To celebrate International Women's Day, we spoke to females from across the Xcede Group teams. We discussed their careers, challenges they have overcome to get to where they are today, and how they are working to #EmbraceEquality.
First up, is an interview with Group Systems Manager, Amy Vine.
What is your previous experience / has your career path looked like?
My Career only really started in 2010 when I joined (what is now) the Xcede Group as an Operations Manager. Dan Oakes & Adam Marsh entrusted me with more and more responsibility. This is where my flair for tech became apparent and nurtured. I must mention Kyloe Partners and (at the time) the two couples that owned the organisation. Both of the women owners had entirely different approaches and skill sets but were equally inspiring. I never felt that I was being treated any differently to my male peers and certainly not given any special treatment when I was travelling all over Europe at weird and wonderful times of the day and night seeing clients, which was entirely out of my comfort zone, but so very rewarding. I honestly don’t think it crossed their minds to treat me differently.
Name a woman that has inspired you?
I thought long and hard about this question and there is no one particular woman that has inspired me, as many have touched my life over the years. Seeing a woman on TV who has broken through the glass ceiling has always given me a fist-pump feeling; first female prime minister, first female speaker in the house of commons, first female first minister, to name but a few. I am also fortunate to have had inspiring women in my private life. My cousin,Sarah Beauvallet, was, and is, a trailblazer in the traditionally male dominated banking sector. My mum was a strong and self-confident woman, again, breaking boundaries in her work life but also inspiring me to work hard and just be the best I can at what I do.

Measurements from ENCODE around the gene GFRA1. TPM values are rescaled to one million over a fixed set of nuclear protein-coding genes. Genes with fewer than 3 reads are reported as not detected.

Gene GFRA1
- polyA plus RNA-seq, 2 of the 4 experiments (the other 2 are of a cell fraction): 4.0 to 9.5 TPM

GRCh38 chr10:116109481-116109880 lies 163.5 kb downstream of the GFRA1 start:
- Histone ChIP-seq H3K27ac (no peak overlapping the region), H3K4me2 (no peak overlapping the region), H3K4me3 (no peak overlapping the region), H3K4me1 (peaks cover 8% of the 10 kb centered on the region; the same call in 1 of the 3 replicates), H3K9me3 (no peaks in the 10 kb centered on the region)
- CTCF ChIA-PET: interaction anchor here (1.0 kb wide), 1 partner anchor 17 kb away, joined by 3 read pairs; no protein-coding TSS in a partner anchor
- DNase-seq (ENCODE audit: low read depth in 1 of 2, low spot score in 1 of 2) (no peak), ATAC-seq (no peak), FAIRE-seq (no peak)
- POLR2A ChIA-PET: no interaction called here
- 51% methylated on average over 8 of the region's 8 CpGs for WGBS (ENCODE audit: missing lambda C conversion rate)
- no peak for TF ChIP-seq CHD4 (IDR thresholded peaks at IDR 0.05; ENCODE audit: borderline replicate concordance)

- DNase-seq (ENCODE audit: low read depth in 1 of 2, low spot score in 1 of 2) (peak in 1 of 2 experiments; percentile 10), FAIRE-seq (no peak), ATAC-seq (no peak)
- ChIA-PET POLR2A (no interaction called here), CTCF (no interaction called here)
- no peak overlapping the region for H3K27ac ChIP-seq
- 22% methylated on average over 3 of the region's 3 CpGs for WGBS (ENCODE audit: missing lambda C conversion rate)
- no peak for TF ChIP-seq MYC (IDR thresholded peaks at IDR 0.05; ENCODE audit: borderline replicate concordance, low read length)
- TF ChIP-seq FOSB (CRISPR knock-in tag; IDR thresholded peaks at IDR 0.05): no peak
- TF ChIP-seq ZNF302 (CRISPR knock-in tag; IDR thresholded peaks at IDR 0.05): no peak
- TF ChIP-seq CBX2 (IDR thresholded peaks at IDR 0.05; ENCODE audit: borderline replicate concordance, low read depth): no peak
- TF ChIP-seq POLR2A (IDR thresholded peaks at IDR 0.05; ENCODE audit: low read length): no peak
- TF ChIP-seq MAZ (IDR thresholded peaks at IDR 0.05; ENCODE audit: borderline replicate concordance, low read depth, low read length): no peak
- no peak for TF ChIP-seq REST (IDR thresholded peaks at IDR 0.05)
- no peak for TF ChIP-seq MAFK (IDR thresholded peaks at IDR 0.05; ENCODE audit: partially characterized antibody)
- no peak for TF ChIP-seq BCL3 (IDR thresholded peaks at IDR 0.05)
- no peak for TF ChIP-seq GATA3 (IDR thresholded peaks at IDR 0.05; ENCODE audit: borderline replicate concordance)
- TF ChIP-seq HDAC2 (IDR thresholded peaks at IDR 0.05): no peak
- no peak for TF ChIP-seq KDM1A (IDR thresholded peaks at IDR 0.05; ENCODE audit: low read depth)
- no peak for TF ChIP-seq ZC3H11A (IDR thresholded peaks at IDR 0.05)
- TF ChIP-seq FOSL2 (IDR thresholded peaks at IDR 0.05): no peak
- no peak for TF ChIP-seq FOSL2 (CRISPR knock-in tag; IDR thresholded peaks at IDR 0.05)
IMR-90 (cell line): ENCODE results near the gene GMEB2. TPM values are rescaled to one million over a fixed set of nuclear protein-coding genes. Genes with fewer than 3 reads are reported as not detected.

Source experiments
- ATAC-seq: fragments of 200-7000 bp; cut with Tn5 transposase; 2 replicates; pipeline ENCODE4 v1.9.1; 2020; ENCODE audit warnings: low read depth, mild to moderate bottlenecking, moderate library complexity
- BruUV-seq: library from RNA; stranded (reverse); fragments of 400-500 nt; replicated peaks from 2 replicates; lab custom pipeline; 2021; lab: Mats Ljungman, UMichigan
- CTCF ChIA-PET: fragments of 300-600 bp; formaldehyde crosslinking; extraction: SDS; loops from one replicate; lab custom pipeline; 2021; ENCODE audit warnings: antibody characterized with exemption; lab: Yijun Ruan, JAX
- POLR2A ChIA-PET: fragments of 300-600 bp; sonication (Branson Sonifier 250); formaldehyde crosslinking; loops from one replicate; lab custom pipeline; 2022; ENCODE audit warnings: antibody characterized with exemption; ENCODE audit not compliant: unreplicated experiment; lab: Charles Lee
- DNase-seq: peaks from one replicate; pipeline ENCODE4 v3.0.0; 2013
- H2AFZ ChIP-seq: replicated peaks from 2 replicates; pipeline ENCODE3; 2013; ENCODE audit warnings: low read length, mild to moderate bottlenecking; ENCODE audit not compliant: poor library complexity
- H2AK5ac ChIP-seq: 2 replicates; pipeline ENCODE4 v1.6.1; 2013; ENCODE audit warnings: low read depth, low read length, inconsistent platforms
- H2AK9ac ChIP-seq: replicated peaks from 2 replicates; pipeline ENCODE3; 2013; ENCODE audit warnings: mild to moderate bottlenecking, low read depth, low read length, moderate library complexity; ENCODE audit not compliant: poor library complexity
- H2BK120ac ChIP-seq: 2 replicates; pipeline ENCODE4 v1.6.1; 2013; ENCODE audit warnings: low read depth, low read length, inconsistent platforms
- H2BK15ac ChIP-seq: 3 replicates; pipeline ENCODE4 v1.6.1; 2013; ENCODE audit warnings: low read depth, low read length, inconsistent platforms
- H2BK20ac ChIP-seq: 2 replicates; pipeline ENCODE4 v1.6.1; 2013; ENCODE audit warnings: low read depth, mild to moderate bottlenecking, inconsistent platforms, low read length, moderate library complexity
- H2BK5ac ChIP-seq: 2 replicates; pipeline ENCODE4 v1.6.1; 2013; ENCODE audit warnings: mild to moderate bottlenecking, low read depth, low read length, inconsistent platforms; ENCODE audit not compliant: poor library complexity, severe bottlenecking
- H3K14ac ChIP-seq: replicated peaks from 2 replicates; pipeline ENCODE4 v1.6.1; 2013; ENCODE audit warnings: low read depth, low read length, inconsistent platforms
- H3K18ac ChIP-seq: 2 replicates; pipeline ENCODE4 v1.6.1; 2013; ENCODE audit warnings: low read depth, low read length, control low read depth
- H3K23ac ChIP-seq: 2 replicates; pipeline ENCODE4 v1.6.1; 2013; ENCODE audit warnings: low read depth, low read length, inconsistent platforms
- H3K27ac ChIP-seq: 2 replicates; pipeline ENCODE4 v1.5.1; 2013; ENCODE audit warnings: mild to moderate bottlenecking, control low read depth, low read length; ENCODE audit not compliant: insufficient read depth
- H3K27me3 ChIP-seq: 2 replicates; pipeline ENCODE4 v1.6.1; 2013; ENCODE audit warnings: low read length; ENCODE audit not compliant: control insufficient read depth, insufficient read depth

What challenges have you faced along the way and what did you do to overcome them?
In all honesty I don’t feel I have faced many challenges, other than my own personal barriers. I have always had both female and male leaders that have acknowledged my strengths and encouraged me. I do feel that at the stage of the career I am at now, I look around for mentors and, being in tech, they are generally men who I don’t feel I could open up to about my weaknesses and how to improve on them. So, no real past challenges, but a current one.
What is the best piece of advice you would give to a younger you?
Probably the advice I still give myself now, hold your head high and believe in your knowledge and self. If someone gives you unconstructive negative feedback, it’s probably more an issue with them than it is with you.
How will you #EmbraceEquity for women’s equality today and beyond?
I will continue to do what I do now, be a mentor to women that pass through my life; to believe in themselves and develop their strengths. Also, encourage workplaces to be accommodating of family commitments: the school run, the doctors’ appointments, the sick child, both for working women and working men.